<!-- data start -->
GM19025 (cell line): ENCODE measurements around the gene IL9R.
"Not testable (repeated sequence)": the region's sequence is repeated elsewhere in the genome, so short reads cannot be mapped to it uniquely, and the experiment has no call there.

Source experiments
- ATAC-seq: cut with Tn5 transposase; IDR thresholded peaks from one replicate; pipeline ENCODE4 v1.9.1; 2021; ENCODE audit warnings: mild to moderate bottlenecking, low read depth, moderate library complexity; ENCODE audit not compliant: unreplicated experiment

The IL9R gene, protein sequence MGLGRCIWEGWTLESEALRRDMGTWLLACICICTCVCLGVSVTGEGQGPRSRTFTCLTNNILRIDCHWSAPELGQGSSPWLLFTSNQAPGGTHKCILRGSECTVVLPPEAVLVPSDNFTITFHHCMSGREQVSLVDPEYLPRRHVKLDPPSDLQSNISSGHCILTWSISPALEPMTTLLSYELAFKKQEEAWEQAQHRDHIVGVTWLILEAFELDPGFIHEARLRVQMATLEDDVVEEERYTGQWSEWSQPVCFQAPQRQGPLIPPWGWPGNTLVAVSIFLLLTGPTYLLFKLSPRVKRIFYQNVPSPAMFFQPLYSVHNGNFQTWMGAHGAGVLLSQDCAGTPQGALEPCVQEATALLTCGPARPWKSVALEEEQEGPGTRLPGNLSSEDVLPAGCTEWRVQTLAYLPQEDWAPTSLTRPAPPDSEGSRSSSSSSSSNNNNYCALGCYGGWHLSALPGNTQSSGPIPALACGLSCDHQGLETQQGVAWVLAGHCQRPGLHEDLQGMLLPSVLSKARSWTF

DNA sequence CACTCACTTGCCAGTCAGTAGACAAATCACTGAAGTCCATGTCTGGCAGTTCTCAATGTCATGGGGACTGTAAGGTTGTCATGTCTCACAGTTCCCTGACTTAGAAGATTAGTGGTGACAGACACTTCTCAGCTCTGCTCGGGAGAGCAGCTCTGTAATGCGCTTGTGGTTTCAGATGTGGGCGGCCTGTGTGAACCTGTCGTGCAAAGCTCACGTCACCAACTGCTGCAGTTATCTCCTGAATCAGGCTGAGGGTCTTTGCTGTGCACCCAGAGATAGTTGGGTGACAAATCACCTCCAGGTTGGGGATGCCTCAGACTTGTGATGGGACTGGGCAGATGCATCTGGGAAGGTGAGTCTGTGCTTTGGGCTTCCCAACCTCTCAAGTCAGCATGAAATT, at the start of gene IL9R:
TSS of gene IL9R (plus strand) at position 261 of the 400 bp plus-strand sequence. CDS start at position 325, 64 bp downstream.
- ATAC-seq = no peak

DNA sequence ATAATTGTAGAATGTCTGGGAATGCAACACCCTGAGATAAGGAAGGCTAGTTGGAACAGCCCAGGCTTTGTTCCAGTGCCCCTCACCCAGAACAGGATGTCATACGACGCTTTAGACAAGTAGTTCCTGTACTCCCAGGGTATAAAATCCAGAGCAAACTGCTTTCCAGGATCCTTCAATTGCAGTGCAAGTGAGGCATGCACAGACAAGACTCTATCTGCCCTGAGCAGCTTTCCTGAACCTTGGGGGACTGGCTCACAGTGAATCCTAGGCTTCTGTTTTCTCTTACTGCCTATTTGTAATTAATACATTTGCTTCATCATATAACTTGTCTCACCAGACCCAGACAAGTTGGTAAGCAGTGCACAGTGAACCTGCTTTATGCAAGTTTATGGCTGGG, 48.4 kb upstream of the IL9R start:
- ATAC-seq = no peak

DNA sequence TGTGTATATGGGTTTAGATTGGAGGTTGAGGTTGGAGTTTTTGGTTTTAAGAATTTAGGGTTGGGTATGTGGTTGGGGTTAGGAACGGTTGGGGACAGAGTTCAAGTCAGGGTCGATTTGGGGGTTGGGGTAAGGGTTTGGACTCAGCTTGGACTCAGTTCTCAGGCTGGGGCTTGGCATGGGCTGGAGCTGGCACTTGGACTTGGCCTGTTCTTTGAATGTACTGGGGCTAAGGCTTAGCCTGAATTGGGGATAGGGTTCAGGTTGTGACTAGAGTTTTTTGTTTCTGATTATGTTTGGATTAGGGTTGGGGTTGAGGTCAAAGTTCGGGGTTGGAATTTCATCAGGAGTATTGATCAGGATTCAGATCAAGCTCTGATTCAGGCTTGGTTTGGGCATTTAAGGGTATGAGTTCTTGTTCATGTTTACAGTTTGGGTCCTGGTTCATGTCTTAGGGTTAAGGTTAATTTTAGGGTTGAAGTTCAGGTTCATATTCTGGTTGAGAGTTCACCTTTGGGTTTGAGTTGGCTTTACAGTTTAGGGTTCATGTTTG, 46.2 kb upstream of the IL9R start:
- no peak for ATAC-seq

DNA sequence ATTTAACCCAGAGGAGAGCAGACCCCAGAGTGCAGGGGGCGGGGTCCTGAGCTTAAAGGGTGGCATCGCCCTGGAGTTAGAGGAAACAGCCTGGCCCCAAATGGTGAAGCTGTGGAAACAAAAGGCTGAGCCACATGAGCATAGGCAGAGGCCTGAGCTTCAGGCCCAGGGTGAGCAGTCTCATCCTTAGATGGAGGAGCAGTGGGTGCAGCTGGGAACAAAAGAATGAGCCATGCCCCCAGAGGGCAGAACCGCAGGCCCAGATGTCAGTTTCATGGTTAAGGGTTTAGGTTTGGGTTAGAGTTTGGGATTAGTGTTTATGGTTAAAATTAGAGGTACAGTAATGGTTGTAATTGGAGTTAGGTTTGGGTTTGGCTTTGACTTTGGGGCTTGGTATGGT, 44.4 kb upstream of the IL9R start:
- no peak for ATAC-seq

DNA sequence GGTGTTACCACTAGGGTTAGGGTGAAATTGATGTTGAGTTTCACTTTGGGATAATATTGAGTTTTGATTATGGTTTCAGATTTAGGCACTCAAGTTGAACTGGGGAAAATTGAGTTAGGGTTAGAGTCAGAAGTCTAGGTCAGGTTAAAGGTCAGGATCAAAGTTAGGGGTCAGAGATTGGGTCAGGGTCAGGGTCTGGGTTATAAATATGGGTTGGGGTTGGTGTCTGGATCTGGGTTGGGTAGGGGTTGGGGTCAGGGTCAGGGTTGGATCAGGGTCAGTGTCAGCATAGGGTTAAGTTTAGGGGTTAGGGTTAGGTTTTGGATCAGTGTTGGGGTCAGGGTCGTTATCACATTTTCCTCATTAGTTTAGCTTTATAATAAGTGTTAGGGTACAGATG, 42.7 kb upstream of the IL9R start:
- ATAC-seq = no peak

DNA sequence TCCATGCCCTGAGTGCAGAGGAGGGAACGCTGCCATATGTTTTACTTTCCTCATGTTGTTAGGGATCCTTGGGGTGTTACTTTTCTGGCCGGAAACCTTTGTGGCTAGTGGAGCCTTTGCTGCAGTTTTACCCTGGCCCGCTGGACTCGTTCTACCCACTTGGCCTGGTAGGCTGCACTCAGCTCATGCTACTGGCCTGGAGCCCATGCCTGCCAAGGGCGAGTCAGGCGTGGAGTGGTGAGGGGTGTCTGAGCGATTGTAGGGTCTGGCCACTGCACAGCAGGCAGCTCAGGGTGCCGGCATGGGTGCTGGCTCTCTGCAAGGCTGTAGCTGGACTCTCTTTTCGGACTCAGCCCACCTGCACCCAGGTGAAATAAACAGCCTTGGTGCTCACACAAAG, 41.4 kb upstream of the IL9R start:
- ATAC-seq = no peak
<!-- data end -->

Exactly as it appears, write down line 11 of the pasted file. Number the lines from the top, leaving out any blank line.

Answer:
DNA sequence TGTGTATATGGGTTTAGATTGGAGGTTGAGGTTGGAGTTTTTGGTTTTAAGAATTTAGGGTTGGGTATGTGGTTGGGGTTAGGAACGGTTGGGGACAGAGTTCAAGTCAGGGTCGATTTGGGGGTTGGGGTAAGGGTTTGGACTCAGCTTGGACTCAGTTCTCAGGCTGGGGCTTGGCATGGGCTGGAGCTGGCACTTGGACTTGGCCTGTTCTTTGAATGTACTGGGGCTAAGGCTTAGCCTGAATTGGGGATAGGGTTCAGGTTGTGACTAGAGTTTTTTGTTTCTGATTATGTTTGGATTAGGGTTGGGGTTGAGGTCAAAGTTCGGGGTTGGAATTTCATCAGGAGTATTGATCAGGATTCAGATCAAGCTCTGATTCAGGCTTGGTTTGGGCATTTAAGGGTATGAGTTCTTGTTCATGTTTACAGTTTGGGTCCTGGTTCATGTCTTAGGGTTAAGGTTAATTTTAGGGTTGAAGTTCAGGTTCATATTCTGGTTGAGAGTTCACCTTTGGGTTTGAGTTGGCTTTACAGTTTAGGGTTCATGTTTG, 46.2 kb upstream of the IL9R start: